Facilities where space is at a premium may also benefit from ditching bulky hoods and equipping robotic welders with streamlined tip extractors instead. Tip extraction is often the best choice for plants producing large weldments that need crane access for material handling, prohibiting the use of a conventional overhead hood.

Where Robotic Tip Extraction Works Best—and Where it Doesn’t. Robotic tip extraction works best for MIG [metal inert gas] welding applications. In MIG welding, fumes can be efficiently extracted as welding takes place. A properly designed system can collect between 80% and 95% of weld fumes, depending on the exact application and the way the robot moves. This makes robotic tip extraction an excellent option for many robotic welding jobs in the automotive industry, especially those that cannot be hooded do to size constraints or overhead cranes and equipment.

However, it is not the right option for every application. The tip must be close to the source of weld fumes or smoke in order to collect them. Tip extraction does not work well for resistance welding, which can create a large number of sparks and leaves parts smoking long after the robot arm has moved on. It is also not the best choice when welding parts covered with a heavy oil coating, which can continue to produce smoke during the cooling process.

Other applications may be problematic because of the way the robotic arm needs to move during the welding process. Complicated motion paths, tight angles or deep recesses can make tip extraction challenging (though not always impossible).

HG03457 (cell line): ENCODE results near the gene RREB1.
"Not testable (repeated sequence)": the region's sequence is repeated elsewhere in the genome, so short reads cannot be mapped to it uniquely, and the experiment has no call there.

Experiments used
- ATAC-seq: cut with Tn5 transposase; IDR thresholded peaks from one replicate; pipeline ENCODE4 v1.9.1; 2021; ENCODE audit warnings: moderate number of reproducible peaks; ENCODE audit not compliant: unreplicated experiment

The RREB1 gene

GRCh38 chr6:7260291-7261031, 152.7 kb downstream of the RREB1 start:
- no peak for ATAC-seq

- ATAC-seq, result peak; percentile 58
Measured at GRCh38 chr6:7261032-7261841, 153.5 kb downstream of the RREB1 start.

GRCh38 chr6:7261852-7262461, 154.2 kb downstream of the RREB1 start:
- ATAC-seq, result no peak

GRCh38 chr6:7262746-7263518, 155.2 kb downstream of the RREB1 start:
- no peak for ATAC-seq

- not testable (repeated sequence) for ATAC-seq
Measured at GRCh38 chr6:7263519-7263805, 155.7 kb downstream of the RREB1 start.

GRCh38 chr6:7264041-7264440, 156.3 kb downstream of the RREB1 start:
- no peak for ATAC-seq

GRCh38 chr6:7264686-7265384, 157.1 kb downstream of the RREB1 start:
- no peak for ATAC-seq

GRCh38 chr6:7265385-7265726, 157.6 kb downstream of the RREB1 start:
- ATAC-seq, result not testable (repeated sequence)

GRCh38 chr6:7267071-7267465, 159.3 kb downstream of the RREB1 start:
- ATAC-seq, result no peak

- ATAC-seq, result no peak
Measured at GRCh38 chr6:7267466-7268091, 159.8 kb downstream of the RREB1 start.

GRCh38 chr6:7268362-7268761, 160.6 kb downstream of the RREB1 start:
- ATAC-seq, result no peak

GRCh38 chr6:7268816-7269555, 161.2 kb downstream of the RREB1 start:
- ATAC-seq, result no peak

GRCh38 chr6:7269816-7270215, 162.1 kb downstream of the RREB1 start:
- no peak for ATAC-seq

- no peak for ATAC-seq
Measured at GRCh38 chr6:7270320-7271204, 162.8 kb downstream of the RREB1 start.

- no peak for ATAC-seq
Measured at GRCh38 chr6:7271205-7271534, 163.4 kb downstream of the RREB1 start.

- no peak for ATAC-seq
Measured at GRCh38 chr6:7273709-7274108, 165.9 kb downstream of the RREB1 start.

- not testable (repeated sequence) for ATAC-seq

Finally, it is not the best option if 100% capture of weld fumes is critical. This may be the case for applications that produce especially toxic fumes or in situations where even low levels of particulates could interfere with other processes. For these applications, a hooded enclosure with negative pressure to prevent leakage is probably the best option.

For many applications, robotic tip extraction can be paired with an ambient air filtration system for optimal air quality control. While the tip extractor picks up 80 to 90% or more of fumes as they are generated, the ambient system takes care of the remaining particulates as they rise away from the tip extraction zone. Pairing tip extraction with ambient filtration allows facilities to use a much smaller (and less expensive) ambient system than they would need if they were using ambient filtration alone.

Design Considerations for Robotic Tip Extraction. Robotic tip extraction is not a one-size-fits-all solution. The tip extractor must be customized for the robot it is fitted to. Improper fitting of the extractor hose and tip will significantly reduce the effectiveness and could interfere with robot arm movement.

At RoboVent, each tip extractor is manufactured specifically to the exact geometry of the weld torch. First, a 3D model is created of the robotic weld torch. Designers use CAD and 3D printing to create a hood that fits the weld torch like a glove. Once the part is fitted, the system engineer conducts a series of calibration tests to ensure that the mass of the hose and bracket do not disrupt the operation of the robot arm and weld torch. RoboVent has patents pending for two different styles of tip extraction hoods for use with robotic welding.

Tip extraction is not yet widely used for robotic welding in North America, but its popularity is growing. For auto manufacturers concerned about energy consumption and air quality control, it provides a practical and effective alternative to traditional hooded dust collection systems.

About the Author. Mike Hattingh is a Product Development Team Leader for RoboVent. He is responsible for investigation, evaluation and development of new air quality product concepts. RoboVent is a leading provider of ventilation and filtration systems for manufacturing facilities.